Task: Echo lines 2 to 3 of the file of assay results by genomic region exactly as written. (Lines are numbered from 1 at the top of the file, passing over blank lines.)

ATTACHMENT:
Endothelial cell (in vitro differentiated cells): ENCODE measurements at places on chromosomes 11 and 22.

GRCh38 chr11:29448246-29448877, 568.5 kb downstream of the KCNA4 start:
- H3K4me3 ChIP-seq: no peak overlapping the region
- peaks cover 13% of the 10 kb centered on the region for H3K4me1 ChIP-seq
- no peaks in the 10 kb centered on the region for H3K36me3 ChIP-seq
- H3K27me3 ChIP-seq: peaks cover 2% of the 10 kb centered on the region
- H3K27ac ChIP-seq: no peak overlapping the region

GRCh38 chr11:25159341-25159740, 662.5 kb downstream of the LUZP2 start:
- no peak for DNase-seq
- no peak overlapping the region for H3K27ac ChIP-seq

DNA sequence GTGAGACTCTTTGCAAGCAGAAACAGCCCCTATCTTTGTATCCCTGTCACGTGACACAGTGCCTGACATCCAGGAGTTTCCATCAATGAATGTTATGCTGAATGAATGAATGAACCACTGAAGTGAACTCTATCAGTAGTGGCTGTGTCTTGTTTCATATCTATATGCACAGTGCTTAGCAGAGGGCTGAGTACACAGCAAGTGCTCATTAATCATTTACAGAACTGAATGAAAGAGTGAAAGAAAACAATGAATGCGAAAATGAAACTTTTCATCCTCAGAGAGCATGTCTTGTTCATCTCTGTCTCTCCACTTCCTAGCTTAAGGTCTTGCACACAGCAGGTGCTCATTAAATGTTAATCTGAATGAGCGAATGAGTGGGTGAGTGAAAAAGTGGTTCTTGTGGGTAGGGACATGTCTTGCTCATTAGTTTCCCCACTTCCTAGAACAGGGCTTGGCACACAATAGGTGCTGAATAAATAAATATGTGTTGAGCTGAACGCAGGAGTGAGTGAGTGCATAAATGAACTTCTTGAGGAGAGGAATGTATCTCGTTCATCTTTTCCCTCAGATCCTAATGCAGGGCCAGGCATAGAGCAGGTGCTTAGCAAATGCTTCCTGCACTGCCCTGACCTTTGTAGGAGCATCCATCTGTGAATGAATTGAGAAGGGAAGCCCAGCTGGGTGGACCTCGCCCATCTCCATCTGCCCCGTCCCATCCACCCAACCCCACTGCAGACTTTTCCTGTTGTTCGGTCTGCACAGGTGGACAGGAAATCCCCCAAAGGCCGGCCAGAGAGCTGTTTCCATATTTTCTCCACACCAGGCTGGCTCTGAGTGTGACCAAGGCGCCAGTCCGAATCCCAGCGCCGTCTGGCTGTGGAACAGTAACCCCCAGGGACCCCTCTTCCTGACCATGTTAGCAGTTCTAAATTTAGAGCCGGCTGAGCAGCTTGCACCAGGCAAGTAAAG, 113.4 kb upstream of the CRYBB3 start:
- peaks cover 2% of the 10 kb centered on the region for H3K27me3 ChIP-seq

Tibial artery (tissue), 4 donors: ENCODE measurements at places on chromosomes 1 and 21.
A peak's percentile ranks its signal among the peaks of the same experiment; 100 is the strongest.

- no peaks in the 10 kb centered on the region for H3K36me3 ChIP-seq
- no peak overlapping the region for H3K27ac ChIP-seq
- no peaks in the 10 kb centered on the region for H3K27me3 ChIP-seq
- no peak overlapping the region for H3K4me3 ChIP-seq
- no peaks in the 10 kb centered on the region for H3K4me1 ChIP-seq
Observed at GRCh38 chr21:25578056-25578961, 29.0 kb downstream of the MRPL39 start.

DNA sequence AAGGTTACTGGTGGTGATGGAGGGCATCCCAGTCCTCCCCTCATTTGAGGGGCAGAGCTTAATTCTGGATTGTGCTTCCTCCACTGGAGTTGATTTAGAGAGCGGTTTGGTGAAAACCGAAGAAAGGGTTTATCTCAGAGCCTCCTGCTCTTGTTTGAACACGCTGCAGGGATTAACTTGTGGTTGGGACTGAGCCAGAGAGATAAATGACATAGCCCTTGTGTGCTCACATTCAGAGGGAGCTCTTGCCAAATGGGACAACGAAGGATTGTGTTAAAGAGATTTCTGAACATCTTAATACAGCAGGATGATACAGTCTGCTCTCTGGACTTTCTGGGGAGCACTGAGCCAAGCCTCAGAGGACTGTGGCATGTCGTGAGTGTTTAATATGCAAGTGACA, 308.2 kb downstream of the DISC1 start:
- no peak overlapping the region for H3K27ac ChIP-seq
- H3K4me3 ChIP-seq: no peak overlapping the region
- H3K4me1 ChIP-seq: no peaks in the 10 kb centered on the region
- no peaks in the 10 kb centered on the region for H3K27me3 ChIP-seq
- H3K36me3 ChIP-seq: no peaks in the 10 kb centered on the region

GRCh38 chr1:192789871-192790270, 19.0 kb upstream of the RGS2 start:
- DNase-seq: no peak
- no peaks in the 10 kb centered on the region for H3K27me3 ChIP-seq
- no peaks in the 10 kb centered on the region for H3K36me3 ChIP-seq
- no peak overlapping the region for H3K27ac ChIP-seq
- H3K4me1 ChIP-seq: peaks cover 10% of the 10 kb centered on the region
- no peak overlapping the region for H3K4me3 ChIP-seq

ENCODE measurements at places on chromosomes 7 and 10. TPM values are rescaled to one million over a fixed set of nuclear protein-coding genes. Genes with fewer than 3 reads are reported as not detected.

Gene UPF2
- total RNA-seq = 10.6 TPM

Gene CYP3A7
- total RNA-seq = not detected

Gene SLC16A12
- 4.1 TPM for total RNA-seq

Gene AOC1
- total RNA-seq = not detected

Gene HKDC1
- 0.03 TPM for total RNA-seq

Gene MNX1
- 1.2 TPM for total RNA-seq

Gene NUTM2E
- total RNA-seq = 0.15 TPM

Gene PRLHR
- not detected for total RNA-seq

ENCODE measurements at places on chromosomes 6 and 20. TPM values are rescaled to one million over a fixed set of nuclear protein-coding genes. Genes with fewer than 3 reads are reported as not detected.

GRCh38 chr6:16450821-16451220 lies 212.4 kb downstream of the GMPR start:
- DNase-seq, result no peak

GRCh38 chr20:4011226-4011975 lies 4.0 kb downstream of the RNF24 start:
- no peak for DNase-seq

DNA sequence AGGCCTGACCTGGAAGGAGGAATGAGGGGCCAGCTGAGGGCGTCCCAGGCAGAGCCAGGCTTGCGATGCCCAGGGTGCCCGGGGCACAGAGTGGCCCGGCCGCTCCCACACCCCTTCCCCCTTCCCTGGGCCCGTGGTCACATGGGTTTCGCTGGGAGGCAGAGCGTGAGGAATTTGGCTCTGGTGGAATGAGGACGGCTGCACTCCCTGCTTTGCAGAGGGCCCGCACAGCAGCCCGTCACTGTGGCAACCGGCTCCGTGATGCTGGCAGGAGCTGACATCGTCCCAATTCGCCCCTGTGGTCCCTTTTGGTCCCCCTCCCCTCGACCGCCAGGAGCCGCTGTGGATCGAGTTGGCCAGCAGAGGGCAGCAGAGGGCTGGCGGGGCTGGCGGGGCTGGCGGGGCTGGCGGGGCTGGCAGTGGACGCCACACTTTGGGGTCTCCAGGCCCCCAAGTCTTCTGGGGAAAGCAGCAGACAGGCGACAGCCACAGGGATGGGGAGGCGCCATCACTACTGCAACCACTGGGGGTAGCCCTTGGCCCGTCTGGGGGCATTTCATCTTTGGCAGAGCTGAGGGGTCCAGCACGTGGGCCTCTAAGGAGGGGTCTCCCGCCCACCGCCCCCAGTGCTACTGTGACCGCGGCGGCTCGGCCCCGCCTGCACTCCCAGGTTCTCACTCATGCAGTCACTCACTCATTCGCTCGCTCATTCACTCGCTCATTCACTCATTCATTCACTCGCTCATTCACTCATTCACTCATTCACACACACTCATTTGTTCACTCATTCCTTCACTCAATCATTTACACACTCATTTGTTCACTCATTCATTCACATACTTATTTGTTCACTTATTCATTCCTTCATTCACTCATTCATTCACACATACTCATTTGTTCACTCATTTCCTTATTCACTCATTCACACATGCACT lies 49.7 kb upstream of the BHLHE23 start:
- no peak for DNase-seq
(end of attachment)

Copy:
GRCh38 chr11:29448246-29448877, 568.5 kb downstream of the KCNA4 start:
- H3K4me3 ChIP-seq: no peak overlapping the region